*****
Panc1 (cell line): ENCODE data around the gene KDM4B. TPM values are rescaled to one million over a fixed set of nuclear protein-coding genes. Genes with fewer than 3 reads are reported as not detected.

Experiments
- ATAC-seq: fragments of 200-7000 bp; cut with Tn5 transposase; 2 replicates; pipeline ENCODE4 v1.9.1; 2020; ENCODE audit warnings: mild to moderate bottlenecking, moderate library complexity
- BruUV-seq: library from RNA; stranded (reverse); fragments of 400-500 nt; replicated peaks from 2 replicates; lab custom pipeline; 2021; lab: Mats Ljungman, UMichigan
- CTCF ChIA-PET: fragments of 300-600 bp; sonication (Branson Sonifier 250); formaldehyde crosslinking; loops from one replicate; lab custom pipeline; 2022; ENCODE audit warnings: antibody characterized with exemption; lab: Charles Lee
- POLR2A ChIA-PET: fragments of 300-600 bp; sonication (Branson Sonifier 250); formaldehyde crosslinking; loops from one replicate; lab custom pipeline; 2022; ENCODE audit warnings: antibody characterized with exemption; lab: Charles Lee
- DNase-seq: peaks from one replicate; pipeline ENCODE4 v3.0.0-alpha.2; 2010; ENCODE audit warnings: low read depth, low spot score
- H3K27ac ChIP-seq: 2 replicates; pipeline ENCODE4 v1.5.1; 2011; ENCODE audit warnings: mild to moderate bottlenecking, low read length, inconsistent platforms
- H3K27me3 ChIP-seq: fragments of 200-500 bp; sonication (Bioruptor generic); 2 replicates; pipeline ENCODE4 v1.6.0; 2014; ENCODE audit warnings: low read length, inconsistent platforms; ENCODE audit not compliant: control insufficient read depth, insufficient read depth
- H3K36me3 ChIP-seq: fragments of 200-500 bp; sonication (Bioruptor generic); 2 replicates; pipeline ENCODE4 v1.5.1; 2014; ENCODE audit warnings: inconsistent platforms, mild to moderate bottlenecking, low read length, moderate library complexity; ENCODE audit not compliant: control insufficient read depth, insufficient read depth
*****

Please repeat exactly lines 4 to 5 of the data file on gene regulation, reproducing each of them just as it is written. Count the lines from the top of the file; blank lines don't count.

- BruUV-seq: library from RNA; stranded (reverse); fragments of 400-500 nt; replicated peaks from 2 replicates; lab custom pipeline; 2021; lab: Mats Ljungman, UMichigan
- CTCF ChIA-PET: fragments of 300-600 bp; sonication (Branson Sonifier 250); formaldehyde crosslinking; loops from one replicate; lab custom pipeline; 2022; ENCODE audit warnings: antibody characterized with exemption; lab: Charles Lee